France, which shall soon adopt its constitutional environmental charter, intends to be exemplary in this regard.
France and most of its partners are convinced that the surest and most effective way to deal with the urgent problem of global warming is to implement the Kyoto Protocol. I shall strongly reiterate this view.
But without waiting for this critical agreement to become universal and even while implementing its provisions, we must build up sustainable systems for cutting emissions of greenhouse gases. The Evian Summit will adopt a plan of action aimed at putting scientific and technological innovation to work in the fight against climate change.
This same desire to protect the environment underpins the decisions that we shall adopt at the initiative of the United Kingdom and Germany to manage fishery resources better and to increase protection for our coastlines against floating dustbins and to get these substandard ships off the seas more quickly.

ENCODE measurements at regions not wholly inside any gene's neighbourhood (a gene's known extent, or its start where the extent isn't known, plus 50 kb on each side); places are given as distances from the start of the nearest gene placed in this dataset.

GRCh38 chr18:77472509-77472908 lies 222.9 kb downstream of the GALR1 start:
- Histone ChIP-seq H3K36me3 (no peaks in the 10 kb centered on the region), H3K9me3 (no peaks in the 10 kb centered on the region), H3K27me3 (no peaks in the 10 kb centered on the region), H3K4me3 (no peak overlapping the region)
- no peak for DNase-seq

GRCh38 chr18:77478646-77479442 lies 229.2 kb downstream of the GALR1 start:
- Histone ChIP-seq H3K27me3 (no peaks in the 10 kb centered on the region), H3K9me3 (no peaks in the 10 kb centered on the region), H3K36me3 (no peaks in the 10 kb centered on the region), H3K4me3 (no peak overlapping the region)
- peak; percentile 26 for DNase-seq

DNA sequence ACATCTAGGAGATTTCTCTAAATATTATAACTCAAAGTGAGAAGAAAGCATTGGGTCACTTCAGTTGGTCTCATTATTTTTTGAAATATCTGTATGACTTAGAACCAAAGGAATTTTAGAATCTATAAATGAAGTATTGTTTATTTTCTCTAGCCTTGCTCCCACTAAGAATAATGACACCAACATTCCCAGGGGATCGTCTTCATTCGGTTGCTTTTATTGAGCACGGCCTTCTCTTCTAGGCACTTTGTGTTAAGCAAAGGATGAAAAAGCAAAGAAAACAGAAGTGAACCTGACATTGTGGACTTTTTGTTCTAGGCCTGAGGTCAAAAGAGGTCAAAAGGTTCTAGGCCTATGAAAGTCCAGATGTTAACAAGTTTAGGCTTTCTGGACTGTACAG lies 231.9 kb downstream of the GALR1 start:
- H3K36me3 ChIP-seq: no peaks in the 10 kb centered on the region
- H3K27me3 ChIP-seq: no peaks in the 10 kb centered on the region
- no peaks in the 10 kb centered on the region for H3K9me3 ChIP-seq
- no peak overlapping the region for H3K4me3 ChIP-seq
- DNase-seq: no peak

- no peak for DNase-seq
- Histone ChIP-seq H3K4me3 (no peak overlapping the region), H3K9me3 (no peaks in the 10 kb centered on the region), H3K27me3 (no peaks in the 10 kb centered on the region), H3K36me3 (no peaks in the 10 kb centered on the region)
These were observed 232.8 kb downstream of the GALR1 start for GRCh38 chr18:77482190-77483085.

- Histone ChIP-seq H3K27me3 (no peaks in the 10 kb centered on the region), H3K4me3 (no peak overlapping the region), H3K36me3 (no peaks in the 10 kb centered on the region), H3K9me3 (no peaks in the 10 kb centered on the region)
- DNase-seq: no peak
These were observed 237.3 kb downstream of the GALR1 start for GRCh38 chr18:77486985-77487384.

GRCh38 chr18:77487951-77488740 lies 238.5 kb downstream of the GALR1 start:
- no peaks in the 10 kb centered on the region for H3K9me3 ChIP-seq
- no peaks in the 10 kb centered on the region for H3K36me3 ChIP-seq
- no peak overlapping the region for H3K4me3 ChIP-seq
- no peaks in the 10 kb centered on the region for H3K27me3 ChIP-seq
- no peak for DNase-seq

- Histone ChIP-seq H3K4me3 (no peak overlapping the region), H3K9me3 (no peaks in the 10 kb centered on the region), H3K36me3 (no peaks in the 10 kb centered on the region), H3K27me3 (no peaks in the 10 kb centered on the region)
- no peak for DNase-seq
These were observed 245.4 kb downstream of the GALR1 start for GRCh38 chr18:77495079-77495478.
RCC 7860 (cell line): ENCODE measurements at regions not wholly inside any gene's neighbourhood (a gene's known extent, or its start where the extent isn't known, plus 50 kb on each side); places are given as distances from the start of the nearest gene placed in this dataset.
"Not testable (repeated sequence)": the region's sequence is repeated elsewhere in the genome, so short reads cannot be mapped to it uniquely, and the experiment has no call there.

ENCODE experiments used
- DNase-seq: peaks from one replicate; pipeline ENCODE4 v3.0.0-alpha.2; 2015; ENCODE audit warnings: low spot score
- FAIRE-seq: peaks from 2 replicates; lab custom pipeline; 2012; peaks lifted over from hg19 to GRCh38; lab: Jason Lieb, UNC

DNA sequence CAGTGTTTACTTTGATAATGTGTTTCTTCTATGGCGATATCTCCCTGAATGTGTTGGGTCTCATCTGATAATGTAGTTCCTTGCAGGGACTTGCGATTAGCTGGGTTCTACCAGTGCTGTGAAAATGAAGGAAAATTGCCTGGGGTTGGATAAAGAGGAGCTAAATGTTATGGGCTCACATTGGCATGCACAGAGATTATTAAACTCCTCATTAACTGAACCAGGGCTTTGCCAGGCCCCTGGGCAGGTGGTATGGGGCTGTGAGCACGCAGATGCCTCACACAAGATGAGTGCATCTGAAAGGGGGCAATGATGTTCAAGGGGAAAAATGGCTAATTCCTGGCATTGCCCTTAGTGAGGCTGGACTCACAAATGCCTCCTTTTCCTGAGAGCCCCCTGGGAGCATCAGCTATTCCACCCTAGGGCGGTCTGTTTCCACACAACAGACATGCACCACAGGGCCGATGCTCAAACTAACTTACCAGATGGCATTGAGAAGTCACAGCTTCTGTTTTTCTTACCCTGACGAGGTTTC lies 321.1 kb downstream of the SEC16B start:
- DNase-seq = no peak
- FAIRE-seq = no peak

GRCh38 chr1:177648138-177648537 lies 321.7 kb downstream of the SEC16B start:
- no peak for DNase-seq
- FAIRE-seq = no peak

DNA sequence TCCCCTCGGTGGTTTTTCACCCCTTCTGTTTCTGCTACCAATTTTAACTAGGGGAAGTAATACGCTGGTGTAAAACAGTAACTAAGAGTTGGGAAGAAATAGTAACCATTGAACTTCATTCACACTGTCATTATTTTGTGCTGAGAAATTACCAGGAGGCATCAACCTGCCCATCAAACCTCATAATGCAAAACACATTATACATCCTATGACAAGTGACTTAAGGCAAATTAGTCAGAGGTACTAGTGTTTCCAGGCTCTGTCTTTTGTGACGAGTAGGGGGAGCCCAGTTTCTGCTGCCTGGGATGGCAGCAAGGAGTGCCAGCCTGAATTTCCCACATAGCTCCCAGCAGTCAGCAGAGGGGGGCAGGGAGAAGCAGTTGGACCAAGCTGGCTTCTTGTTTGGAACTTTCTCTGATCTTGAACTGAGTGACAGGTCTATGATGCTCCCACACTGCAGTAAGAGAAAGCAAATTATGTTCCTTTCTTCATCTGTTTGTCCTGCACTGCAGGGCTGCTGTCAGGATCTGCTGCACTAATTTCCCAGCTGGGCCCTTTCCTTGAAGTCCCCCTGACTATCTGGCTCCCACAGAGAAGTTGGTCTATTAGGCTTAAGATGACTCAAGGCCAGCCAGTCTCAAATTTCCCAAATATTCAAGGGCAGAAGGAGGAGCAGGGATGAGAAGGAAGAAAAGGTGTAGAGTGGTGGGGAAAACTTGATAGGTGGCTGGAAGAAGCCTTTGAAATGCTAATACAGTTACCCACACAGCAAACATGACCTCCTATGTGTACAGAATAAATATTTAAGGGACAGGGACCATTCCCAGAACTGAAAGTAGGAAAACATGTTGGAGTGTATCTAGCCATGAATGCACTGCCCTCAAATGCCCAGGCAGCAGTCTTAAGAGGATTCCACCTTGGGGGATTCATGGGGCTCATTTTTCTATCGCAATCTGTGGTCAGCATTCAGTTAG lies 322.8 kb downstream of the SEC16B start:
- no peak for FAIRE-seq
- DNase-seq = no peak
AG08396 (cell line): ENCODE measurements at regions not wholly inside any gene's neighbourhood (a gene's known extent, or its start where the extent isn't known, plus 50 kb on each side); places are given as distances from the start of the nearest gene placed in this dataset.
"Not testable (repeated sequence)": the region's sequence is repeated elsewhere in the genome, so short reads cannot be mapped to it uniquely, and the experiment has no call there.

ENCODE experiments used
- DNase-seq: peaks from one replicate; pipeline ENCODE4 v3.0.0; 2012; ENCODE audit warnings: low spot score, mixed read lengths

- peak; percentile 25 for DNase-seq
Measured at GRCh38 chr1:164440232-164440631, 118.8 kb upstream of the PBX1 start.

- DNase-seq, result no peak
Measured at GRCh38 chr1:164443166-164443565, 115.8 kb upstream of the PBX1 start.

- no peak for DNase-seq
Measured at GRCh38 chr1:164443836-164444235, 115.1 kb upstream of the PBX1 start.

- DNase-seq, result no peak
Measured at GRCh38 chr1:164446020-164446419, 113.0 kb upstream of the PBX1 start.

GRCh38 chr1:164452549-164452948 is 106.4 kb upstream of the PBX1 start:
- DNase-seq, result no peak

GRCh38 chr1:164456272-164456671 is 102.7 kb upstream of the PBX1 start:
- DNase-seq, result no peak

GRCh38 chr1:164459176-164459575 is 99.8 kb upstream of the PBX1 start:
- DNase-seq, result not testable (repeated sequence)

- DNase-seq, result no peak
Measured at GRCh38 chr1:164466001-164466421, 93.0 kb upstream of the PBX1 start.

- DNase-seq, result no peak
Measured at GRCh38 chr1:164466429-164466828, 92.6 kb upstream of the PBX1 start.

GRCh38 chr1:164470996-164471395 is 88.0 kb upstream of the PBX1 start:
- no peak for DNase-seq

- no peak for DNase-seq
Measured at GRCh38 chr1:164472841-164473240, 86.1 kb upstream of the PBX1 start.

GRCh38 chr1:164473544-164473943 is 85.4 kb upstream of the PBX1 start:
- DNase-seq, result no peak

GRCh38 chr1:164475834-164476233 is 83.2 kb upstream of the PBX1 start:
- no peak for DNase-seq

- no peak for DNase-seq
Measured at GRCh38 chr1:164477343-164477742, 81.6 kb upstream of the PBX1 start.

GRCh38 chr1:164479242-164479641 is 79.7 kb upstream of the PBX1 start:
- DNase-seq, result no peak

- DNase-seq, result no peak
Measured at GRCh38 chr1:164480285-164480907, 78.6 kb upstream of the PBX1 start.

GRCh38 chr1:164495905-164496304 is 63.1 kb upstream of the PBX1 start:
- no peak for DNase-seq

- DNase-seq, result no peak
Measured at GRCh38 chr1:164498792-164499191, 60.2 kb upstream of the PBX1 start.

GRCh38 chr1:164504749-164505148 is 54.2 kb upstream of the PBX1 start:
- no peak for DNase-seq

France considers health, food, access to water and a healthy environment to be fundamental rights. By acting to achieve them on a worldwide scale, in partnership with the southern countries, the G8 is sending a message of confidence in our ability to build a united and caring world.
Confidence also requires more security. The downside of globalisation is greater vulnerability to global menaces, such as terrorism, proliferation of weapons of mass destruction, drug trafficking and organised crime. We need effective police systems worldwide to back up national efforts to fight all kinds of crime.